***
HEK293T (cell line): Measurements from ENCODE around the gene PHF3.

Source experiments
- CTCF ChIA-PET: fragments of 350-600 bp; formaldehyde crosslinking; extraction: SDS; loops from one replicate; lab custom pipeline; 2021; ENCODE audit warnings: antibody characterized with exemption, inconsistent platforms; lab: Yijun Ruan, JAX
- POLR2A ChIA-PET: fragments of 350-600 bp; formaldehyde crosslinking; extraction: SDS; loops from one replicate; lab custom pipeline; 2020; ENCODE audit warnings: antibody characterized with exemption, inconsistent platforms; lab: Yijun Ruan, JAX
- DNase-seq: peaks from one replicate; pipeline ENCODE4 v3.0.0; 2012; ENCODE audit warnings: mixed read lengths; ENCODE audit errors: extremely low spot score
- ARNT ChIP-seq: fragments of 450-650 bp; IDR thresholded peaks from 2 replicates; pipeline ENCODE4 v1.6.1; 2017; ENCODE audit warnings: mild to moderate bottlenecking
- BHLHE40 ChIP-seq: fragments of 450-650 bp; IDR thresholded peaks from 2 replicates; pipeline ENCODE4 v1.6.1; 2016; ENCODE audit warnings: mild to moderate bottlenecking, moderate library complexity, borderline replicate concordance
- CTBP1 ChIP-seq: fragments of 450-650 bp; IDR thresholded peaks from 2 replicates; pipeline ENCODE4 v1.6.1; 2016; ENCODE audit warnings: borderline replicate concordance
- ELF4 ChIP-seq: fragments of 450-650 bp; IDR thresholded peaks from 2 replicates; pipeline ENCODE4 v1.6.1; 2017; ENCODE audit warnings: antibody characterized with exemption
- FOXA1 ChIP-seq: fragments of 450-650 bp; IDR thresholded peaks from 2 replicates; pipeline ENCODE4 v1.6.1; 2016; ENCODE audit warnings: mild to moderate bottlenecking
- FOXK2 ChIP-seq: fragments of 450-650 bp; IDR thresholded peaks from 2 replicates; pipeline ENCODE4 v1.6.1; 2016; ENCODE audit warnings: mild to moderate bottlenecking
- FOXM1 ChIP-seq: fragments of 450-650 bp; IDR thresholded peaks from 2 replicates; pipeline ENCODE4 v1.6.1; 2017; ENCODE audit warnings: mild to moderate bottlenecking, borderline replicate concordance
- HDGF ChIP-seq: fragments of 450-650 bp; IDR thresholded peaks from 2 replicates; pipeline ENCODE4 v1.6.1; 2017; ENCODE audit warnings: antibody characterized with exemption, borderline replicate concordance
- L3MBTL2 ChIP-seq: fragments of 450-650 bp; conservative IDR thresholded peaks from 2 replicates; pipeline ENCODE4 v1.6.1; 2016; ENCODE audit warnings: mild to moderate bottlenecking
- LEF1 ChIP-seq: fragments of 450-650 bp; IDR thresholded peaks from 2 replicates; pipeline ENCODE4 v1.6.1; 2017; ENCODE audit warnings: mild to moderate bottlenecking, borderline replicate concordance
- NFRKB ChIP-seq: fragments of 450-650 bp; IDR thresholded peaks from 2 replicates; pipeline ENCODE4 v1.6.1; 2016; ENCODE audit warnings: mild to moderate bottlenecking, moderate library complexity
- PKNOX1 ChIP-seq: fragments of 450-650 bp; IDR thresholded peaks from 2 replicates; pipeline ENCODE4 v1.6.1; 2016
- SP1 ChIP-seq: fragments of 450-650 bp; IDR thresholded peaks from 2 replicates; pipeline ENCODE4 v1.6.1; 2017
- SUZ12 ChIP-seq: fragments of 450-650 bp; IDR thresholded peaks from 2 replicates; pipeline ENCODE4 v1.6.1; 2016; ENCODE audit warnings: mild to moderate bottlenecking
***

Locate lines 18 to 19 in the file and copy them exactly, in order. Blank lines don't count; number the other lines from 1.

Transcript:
- SP1 ChIP-seq: fragments of 450-650 bp; IDR thresholded peaks from 2 replicates; pipeline ENCODE4 v1.6.1; 2017
- SUZ12 ChIP-seq: fragments of 450-650 bp; IDR thresholded peaks from 2 replicates; pipeline ENCODE4 v1.6.1; 2016; ENCODE audit warnings: mild to moderate bottlenecking